• Kaneda N, Kobayashi K, Ichinose H, Kishi F, Nakazawa A, Kurosawa Y, Fujita K, Nagatsu T (Aug 1987). "Isolation of a novel cDNA clone for human tyrosine hydroxylase: alternative RNA splicing produces four kinds of mRNA from a single gene". Biochemical and Biophysical Research Communications 146 (3): 971–5.  
  • Kobayashi K, Kaneda N, Ichinose H, Kishi F, Nakazawa A, Kurosawa Y, Fujita K, Nagatsu T (Aug 1987). "Isolation of a full-length cDNA clone encoding human tyrosine hydroxylase type 3". Nucleic Acids Research 15 (16): 6733.  
  • O'Malley KL, Anhalt MJ, Martin BM, Kelsoe JR, Winfield SL, Ginns EI (Nov 1987). "Isolation and characterization of the human tyrosine hydroxylase gene: identification of 5' alternative splice sites responsible for multiple mRNAs". Biochemistry 26 (22): 6910–4.  
  • Le Bourdellès B, Boularand S, Boni C, Horellou P, Dumas S, Grima B, Mallet J (Mar 1988). "Analysis of the 5' region of the human tyrosine hydroxylase gene: combinatorial patterns of exon splicing generate multiple regulated tyrosine hydroxylase isoforms". Journal of Neurochemistry 50 (3): 988–91.  
  • Ginns EI, Rehavi M, Martin BM, Weller M, O'Malley KL, LaMarca ME, McAllister CG, Paul SM (May 1988). "Expression of human tyrosine hydroxylase cDNA in invertebrate cells using a baculovirus vector". The Journal of Biological Chemistry 263 (15): 7406–10.  
  • Kobayashi K, Kaneda N, Ichinose H, Kishi F, Nakazawa A, Kurosawa Y, Fujita K, Nagatsu T (Jun 1988). "Structure of the human tyrosine hydroxylase gene: alternative splicing from a single gene accounts for generation of four mRNA types". Journal of Biochemistry 103 (6): 907–12.  
  • Coker GT, Vinnedge L, O'Malley KL (Dec 1988). "Characterization of rat and human tyrosine hydroxylase genes: functional expression of both promoters in neuronal and non-neuronal cell types". Biochemical and Biophysical Research Communications 157 (3): 1341–7.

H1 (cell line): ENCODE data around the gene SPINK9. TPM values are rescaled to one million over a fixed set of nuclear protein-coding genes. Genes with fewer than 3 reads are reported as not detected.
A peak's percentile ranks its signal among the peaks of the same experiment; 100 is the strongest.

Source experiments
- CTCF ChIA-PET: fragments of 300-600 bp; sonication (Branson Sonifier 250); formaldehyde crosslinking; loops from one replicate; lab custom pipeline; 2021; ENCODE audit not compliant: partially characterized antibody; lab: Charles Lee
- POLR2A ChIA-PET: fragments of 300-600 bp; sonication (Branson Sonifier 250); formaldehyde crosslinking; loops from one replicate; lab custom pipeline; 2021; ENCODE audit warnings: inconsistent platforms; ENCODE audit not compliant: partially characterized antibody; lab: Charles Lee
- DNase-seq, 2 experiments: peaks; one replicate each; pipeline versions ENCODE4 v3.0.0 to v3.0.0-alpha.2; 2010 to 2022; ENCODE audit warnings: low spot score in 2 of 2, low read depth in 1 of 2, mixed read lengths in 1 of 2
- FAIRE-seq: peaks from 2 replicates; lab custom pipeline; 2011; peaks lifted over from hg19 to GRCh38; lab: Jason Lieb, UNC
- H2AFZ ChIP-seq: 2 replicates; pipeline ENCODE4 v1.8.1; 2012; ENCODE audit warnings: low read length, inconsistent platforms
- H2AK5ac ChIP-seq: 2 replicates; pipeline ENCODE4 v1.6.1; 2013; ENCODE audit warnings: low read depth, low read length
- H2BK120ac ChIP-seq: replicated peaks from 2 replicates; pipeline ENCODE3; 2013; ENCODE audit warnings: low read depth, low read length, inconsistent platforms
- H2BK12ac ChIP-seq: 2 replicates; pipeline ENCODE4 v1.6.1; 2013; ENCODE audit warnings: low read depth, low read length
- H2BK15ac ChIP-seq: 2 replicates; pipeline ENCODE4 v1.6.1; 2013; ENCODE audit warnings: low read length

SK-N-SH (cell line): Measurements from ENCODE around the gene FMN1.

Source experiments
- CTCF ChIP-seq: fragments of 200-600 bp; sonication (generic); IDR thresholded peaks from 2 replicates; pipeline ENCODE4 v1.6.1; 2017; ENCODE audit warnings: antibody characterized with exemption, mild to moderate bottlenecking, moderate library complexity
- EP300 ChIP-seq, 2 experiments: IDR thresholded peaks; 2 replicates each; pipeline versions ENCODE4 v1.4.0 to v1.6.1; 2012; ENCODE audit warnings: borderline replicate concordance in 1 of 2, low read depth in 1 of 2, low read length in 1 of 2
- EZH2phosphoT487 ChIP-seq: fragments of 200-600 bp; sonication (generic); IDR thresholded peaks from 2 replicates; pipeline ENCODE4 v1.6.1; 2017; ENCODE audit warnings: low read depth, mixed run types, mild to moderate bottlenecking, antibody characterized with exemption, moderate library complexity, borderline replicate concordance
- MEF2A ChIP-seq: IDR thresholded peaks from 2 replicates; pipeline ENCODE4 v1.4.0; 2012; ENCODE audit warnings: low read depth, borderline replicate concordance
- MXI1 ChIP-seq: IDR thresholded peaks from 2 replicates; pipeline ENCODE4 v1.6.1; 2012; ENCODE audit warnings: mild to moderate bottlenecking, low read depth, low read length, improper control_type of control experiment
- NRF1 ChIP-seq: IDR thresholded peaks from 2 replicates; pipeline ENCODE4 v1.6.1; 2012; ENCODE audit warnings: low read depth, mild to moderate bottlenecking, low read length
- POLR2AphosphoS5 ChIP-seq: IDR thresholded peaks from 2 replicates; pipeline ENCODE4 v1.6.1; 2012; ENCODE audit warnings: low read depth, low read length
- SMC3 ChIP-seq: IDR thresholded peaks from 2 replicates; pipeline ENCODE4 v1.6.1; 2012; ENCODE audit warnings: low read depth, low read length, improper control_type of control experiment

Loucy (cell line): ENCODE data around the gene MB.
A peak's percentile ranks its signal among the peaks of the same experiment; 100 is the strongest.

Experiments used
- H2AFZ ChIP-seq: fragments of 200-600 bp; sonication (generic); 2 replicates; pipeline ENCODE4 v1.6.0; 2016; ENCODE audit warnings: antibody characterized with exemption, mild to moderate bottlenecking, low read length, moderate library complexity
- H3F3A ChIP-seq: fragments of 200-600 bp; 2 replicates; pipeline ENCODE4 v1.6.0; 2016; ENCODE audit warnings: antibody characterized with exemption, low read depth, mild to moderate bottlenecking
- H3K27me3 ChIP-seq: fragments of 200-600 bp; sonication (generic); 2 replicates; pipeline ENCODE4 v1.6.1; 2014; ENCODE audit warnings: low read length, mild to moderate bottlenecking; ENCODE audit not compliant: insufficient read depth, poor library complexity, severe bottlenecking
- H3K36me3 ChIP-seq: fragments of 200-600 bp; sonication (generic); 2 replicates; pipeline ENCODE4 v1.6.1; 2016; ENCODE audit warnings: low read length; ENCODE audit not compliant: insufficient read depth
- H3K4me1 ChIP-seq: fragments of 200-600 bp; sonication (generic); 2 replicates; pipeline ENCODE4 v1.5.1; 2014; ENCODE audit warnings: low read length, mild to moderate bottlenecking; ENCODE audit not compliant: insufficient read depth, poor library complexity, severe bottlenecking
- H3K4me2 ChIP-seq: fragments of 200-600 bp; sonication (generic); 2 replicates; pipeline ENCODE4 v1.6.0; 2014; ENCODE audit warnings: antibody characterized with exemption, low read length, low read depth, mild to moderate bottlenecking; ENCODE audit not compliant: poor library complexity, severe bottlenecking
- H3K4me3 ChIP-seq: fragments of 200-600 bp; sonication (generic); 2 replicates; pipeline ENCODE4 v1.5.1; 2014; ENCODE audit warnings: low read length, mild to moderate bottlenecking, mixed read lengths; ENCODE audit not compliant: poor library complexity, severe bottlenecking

• Vulliet PR, Woodgett JR, Cohen P (Nov 1984). "Phosphorylation of tyrosine hydroxylase by calmodulin-dependent multiprotein kinase". The Journal of Biological Chemistry 259 (22): 13680–3.  
  • Zhou QY, Quaife CJ, Palmiter RD (Apr 1995). "Targeted disruption of the tyrosine hydroxylase gene reveals that catecholamines are required for mouse fetal development". Nature 374 (6523): 640–3.  
  • Lüdecke B, Bartholomé K (Jun 1995). "Frequent sequence variant in the human tyrosine hydroxylase gene". Human Genetics 95 (6): 716.  
  • Lüdecke B, Dworniczak B, Bartholomé K (Jan 1995). "A point mutation in the tyrosine hydroxylase gene associated with Segawa's syndrome". Human Genetics 95 (1): 123–5.  
  • Knappskog PM, Flatmark T, Mallet J, Lüdecke B, Bartholomé K (Jul 1995). "Recessively inherited L-DOPA-responsive dystonia caused by a point mutation (Q381K) in the tyrosine hydroxylase gene". Human Molecular Genetics 4 (7): 1209–12.  

External links

  • GeneReviews/NIH/NCBI/UW entry on Tyrosine Hydroxylase Deficiency including Tyrosine Hydroxylase-Deficient Dopa-Responsive Dystonia or Segawa Syndrome and Autosomal Recessive Infantile Parkinsonism
  • Tyrosine hydroxylase at the US National Library of Medicine Medical Subject Headings (MeSH)
This article was sourced from Creative Commons Attribution-ShareAlike License; additional terms may apply. World Heritage Encyclopedia content is assembled from numerous content providers, Open Access Publishing, and in compliance with The Fair Access to Science and Technology Research Act (FASTR), Wikimedia Foundation, Inc., Public Library of Science, The Encyclopedia of Life, Open Book Publishers (OBP), PubMed, U.S. National Library of Medicine, National Center for Biotechnology Information, U.S. National Library of Medicine, National Institutes of Health (NIH), U.S. Department of Health & Human Services, and, which sources content from all federal, state, local, tribal, and territorial government publication portals (.gov, .mil, .edu). Funding for and content contributors is made possible from the U.S. Congress, E-Government Act of 2002.
Crowd sourced content that is contributed to World Heritage Encyclopedia is peer reviewed and edited by our editorial staff to ensure quality scholarly research articles.
By using this site, you agree to the Terms of Use and Privacy Policy. World Heritage Encyclopedia™ is a registered trademark of the World Public Library Association, a non-profit organization.

Copyright © World Library Foundation. All rights reserved. eBooks from Project Gutenberg are sponsored by the World Library Foundation,
a 501c(4) Member's Support Non-Profit Organization, and is NOT affiliated with any governmental agency or department.